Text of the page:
La Corda d’Oro Volume One is a manga written by Yuki Kure, and it was published in North America by Viz Media’s Shojo Beat imprint in 2006. The series is rated “T” for teens; after reading this volume, I would agree with this rating.
The setting for La Corda d’Oro is the Seisou Academy, which is a prestigious school. The school was founded by a Japanese man who traveled to Europe and encountered a fairy, which he saved. The man said he wanted to start a music school in Japan, and the fairy granted his wish.
Seisou Academy is about to hold its prestigious musical competition that’s only held every two or three years, and usually it’s only the top students in the music portion of the academy who participate. However, it turns out that anyone who can see and interact with the fairy that helped the school’s founder can also participate.
One day, a female general education student named Kahoko Hino sees the fairy, and then discovers that her name is included on the list of students participating in the musical competition. For the competition, the fairy gives Kahoko a magical violin, but Kahoko quickly learns that even with the magic, she still has to put her heart and soul into playing the instrument or it won’t work right. Kahoko also has to deal with jealous students from Seisou’s music program who didn’t make it into the competition.
It wouldn’t be a shojo manga without potential love interests for the main female character, and by the end of this volume, there are definitely two young men who are stepping in to fill this role. The first is Ryotaro Tsuchiura, a general education student who is in the same grade as Kahoko, but in a different class. The other is Len Tsukimori, an aloof violin major who is the same age as both Kahoko and Ryotaro.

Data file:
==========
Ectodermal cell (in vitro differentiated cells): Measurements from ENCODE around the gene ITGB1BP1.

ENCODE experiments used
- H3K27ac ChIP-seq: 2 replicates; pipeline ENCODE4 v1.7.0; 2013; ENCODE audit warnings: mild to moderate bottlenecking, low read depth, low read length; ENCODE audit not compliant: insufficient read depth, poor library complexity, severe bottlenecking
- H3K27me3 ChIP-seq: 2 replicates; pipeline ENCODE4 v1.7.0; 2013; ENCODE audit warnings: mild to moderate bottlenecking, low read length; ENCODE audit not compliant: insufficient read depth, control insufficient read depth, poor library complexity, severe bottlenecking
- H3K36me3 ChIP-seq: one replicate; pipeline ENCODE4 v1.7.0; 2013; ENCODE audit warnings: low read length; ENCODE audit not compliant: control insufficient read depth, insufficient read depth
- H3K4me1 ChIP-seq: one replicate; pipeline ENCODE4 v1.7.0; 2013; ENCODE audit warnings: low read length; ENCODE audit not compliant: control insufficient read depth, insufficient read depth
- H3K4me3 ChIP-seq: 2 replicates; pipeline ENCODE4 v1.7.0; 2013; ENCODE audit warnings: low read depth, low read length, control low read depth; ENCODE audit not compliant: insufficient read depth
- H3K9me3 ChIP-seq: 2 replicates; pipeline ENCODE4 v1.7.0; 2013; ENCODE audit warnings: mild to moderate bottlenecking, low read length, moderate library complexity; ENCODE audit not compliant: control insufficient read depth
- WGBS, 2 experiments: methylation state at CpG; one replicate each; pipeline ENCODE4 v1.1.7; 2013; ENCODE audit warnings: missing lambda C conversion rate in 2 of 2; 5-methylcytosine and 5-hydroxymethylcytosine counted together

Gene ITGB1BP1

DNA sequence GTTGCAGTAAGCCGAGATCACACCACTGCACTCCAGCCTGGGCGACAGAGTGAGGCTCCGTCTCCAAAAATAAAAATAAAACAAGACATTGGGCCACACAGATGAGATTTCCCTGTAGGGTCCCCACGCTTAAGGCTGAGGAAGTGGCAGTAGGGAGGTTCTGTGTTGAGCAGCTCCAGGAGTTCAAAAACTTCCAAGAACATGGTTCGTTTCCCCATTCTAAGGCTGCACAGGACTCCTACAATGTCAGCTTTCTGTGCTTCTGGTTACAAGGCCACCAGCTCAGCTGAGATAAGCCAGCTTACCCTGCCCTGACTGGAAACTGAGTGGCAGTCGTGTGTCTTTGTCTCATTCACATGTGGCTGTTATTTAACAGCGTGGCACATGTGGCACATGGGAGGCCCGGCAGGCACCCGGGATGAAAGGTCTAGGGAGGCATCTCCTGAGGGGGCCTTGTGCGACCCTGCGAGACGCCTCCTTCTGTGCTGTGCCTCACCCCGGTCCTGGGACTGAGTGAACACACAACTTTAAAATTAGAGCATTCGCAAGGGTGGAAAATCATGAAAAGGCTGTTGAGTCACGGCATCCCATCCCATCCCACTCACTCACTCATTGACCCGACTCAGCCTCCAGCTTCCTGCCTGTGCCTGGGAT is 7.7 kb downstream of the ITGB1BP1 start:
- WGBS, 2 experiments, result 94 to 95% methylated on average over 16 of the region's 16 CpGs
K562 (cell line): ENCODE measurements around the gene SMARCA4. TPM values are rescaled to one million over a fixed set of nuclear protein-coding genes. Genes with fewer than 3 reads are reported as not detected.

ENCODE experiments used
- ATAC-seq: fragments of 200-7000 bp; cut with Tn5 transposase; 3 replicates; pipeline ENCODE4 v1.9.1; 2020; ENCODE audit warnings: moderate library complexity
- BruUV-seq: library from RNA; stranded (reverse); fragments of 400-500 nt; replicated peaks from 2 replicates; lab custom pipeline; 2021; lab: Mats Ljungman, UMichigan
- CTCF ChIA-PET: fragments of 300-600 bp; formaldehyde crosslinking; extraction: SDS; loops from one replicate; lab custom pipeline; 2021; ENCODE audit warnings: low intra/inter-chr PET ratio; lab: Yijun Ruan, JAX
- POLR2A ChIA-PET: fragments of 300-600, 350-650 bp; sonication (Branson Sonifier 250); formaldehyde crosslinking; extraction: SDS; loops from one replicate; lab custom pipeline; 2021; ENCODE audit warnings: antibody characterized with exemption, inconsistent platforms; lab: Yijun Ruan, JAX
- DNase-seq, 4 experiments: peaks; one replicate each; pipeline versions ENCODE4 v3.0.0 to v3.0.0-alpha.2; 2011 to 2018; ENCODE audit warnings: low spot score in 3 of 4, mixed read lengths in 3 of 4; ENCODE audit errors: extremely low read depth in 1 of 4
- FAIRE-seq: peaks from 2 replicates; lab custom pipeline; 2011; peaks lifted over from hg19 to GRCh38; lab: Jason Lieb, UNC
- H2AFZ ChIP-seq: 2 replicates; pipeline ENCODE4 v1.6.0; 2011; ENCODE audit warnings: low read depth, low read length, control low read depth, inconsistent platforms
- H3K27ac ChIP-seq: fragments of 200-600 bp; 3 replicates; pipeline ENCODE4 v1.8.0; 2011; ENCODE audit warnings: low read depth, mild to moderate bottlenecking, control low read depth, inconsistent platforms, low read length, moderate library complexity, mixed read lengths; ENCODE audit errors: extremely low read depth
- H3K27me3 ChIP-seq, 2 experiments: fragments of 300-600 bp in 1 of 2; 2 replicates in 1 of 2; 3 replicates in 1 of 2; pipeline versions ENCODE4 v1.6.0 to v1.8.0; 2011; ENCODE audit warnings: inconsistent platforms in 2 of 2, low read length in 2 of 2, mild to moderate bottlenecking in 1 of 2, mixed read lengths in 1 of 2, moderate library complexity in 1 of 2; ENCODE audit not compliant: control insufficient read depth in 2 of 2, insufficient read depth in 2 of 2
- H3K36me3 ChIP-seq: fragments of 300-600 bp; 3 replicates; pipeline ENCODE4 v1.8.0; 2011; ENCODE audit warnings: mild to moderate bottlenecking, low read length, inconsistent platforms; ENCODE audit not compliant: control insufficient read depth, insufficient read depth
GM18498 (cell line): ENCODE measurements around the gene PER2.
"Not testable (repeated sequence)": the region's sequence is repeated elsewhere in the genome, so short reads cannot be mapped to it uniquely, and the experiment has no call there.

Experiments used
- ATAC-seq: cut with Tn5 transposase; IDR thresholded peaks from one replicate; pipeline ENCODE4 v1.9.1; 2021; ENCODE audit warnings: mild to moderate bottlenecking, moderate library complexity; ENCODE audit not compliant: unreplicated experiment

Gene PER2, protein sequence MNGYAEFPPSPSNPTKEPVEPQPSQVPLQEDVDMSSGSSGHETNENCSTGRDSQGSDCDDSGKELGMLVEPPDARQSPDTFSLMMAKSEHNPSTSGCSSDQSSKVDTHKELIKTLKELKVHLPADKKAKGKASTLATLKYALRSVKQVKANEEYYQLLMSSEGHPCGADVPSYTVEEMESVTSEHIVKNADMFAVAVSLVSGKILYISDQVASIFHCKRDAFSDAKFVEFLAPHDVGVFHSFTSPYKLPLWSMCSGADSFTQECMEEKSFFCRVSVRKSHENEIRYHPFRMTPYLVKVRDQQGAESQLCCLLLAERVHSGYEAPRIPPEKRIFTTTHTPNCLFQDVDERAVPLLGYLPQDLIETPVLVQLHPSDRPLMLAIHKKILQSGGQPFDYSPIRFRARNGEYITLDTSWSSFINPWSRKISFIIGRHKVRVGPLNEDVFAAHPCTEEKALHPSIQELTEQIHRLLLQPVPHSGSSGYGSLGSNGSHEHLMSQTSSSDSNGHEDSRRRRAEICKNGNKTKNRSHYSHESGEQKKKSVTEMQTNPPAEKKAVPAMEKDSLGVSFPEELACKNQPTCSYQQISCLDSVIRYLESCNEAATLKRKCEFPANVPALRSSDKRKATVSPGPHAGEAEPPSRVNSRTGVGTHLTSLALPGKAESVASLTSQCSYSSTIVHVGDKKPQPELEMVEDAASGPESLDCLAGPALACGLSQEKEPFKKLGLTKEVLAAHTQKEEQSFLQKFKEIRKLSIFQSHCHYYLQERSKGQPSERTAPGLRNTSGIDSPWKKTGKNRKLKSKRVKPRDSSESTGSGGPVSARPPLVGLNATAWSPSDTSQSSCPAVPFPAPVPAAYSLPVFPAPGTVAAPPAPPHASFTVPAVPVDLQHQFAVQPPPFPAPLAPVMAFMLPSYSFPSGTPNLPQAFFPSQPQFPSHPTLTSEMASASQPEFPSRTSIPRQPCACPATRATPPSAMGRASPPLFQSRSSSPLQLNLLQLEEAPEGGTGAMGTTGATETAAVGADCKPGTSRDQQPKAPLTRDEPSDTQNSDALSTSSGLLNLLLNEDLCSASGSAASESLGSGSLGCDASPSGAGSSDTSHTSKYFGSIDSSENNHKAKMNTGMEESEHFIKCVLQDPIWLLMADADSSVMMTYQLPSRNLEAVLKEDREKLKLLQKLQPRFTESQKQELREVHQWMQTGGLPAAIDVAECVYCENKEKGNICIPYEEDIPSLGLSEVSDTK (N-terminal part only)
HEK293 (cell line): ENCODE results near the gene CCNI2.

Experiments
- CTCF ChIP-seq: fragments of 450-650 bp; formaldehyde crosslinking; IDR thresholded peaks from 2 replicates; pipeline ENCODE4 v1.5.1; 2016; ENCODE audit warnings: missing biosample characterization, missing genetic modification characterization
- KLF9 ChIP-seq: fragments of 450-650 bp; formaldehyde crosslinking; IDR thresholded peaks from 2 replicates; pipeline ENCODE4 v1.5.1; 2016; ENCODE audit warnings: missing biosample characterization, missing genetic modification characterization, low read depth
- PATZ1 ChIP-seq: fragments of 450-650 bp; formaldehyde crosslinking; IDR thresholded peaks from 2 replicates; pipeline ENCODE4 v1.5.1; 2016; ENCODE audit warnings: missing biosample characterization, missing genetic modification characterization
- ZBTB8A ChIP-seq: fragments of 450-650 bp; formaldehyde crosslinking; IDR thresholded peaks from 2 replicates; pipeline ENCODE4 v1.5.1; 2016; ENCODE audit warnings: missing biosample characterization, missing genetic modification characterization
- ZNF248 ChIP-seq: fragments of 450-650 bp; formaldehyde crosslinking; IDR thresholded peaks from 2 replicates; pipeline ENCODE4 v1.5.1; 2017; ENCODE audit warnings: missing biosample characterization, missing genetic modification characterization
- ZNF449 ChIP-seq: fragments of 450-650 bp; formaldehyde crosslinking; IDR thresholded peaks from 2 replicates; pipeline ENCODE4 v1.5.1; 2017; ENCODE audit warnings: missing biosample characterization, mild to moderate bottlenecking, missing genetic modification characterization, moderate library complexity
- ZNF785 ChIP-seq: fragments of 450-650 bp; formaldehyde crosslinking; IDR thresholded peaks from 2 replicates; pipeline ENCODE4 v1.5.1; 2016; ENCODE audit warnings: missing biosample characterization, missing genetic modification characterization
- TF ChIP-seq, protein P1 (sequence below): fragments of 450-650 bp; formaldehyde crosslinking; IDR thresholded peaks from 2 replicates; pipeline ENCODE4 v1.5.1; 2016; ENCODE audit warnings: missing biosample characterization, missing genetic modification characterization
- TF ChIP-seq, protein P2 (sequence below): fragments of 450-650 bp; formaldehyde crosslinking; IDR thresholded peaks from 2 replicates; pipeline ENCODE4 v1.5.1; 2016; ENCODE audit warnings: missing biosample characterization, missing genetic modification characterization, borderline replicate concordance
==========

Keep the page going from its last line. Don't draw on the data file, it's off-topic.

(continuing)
When it comes to shojo titles, I have to say that while La Cordo d’Oro isn’t one of the best titles I’ve read from this genre, it also isn’t one of the worst. Some of the basic setup is pretty typical for a shojo title, but the inclusion of the fairy into an otherwise typical manga story set at a school does give this story something unique. However, since this manga series is based on a Japanese video game, I don’t know if the fairy was part of the original video game, or if that element was added by Kure.
My 14-year-old daughter also read this manga volume, and seemed to enjoy it. After comparing our reactions to this title, I’m left to conclude that La Corda d’Oro will have a stronger appeal with teen girls than it will with older readers. If you enjoy shojo manga with fantastical and musical elements, then you might be able to enjoy the story of La Corda d’Oro.